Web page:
Beijing deploys anti-aircraft missiles
Beijing has deployed anti-aircraft missiles in the vicinity of the centerpiece Bird's Nest stadium in its latest effort to boost Games security.
The move was in line with standard security procedures at other major sports events, said Ma Xin, who advises Games organiser Bocog on anti-terror tactics.
"We're just following the lead of the Greeks, Germans and Koreans," said Mr Ma, referring to the countries that hosted last Olympics and the past two soccer World Cup tournaments. "The deployment is to guard against aerial terrorist threats and it helps complete the Games' security infrastructure."
Mr Ma declined to reveal the exact model or number of missiles deployed but pictures of a launch pad on the fringe of the Olympic Green – an area covering 2.91 square kilometres that is home to venues like the Bird's Nest and Water Cube – have been posted on many websites.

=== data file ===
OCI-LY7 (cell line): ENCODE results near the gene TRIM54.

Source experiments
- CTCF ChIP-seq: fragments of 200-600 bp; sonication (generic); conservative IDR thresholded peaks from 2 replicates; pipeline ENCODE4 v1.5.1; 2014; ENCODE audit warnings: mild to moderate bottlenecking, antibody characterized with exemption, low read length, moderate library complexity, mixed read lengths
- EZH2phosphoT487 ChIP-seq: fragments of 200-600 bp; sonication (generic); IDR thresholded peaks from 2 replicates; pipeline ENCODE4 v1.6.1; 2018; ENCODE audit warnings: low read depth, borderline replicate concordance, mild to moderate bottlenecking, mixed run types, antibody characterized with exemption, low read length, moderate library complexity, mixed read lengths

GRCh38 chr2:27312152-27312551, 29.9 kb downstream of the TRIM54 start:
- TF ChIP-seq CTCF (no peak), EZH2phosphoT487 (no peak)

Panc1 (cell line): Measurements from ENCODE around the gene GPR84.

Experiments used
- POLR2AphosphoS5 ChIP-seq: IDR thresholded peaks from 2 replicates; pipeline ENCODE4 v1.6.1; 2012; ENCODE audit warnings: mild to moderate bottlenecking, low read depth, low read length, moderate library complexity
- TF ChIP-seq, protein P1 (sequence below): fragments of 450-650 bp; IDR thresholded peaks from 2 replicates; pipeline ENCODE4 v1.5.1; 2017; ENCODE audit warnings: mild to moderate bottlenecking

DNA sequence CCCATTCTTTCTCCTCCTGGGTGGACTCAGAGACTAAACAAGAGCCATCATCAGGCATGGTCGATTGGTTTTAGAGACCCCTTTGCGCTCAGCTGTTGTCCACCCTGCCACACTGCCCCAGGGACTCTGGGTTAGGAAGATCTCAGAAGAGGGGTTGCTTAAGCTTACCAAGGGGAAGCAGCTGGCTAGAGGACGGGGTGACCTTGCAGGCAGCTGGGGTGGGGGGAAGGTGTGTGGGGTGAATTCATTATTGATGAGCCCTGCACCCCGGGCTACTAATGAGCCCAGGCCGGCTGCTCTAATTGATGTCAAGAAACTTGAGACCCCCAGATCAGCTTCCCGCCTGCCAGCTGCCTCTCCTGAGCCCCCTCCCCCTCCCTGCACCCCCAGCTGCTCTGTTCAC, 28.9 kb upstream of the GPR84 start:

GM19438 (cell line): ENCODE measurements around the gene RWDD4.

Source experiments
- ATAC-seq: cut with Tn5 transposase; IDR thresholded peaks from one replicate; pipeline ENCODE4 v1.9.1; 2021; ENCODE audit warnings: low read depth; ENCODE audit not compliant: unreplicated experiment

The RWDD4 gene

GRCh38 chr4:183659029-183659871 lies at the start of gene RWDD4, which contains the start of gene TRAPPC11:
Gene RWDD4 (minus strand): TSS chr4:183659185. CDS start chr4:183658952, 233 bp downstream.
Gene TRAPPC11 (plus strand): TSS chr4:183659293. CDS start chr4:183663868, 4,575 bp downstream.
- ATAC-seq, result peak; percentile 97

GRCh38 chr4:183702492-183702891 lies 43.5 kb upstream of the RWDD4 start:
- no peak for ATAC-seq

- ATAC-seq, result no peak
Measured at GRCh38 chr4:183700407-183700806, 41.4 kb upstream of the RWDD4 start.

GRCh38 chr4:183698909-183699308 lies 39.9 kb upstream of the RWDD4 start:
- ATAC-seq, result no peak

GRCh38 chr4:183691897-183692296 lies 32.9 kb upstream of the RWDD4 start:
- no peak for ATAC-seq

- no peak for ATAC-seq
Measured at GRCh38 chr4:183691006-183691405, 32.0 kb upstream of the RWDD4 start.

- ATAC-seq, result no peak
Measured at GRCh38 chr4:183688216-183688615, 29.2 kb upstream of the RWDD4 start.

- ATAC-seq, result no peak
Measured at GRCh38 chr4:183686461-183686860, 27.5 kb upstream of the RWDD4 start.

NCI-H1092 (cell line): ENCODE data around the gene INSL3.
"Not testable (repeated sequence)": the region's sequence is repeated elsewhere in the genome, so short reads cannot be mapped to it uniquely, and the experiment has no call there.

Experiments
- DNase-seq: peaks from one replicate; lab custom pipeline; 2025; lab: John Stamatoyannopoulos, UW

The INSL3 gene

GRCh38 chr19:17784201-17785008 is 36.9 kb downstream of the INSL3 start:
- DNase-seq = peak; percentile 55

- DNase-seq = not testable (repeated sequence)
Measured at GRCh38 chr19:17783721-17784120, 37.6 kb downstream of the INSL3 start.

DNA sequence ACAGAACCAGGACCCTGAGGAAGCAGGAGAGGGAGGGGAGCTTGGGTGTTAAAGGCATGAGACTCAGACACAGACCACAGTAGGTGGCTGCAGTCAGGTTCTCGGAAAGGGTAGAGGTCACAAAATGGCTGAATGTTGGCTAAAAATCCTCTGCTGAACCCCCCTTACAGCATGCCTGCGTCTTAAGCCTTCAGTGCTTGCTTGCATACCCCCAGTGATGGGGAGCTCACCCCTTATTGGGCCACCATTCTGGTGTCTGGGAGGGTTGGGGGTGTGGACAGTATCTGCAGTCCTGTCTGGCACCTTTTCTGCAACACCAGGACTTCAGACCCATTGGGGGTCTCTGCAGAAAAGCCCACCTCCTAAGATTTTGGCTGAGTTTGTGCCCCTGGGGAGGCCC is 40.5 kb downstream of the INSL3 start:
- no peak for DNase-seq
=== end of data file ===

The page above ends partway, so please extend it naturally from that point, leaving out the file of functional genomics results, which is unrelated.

Some have identified the missiles as Hongqi 7, or Redflag 7, a Chinese-made short-range ground-to-air missile designed to intercept low-altitude targets.
In 2004, the Greek government deployed 120 Patriot anti-aircraft missiles across five sites around the country during the Games, including three in the Athens area. During the World Cup in 2002 co-hosted by South Korea, two missile launchers were deployed right outside the main stadium in Seoul.
Mainland authorities, in the wake of politic unrest in Xinjiang and Tibet earlier this year, are taking no chances. An anti-terrorist force comprising nearly 100,000 commandos, police and army troops is on high alert.
Liu Shaowu, director of Bocog's security department, said anti-terror drills, dubbed "Great Wall 5", had been carried out earlier this month.
The drills, including missions to deal with chemical attacks and hostage-taking, were staged from June 11-14.